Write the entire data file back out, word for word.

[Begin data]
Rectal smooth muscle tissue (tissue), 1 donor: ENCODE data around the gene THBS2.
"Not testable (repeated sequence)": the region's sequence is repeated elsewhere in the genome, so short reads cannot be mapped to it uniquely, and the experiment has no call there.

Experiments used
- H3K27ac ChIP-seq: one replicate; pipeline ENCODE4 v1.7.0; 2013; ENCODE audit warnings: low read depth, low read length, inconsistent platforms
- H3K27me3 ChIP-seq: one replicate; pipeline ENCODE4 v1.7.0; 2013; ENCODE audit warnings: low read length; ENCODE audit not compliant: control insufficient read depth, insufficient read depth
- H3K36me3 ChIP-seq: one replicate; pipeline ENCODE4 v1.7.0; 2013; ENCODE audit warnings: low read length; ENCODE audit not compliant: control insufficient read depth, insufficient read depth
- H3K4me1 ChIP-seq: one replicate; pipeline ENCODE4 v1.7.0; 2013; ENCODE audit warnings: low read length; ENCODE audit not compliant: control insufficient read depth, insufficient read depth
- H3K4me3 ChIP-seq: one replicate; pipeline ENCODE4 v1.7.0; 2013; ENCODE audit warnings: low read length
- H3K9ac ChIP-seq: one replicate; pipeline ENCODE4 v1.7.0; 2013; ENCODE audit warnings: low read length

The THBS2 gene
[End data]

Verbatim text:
Rectal smooth muscle tissue (tissue), 1 donor: ENCODE data around the gene THBS2.
"Not testable (repeated sequence)": the region's sequence is repeated elsewhere in the genome, so short reads cannot be mapped to it uniquely, and the experiment has no call there.

Experiments used
- H3K27ac ChIP-seq: one replicate; pipeline ENCODE4 v1.7.0; 2013; ENCODE audit warnings: low read depth, low read length, inconsistent platforms
- H3K27me3 ChIP-seq: one replicate; pipeline ENCODE4 v1.7.0; 2013; ENCODE audit warnings: low read length; ENCODE audit not compliant: control insufficient read depth, insufficient read depth
- H3K36me3 ChIP-seq: one replicate; pipeline ENCODE4 v1.7.0; 2013; ENCODE audit warnings: low read length; ENCODE audit not compliant: control insufficient read depth, insufficient read depth
- H3K4me1 ChIP-seq: one replicate; pipeline ENCODE4 v1.7.0; 2013; ENCODE audit warnings: low read length; ENCODE audit not compliant: control insufficient read depth, insufficient read depth
- H3K4me3 ChIP-seq: one replicate; pipeline ENCODE4 v1.7.0; 2013; ENCODE audit warnings: low read length
- H3K9ac ChIP-seq: one replicate; pipeline ENCODE4 v1.7.0; 2013; ENCODE audit warnings: low read length

The THBS2 gene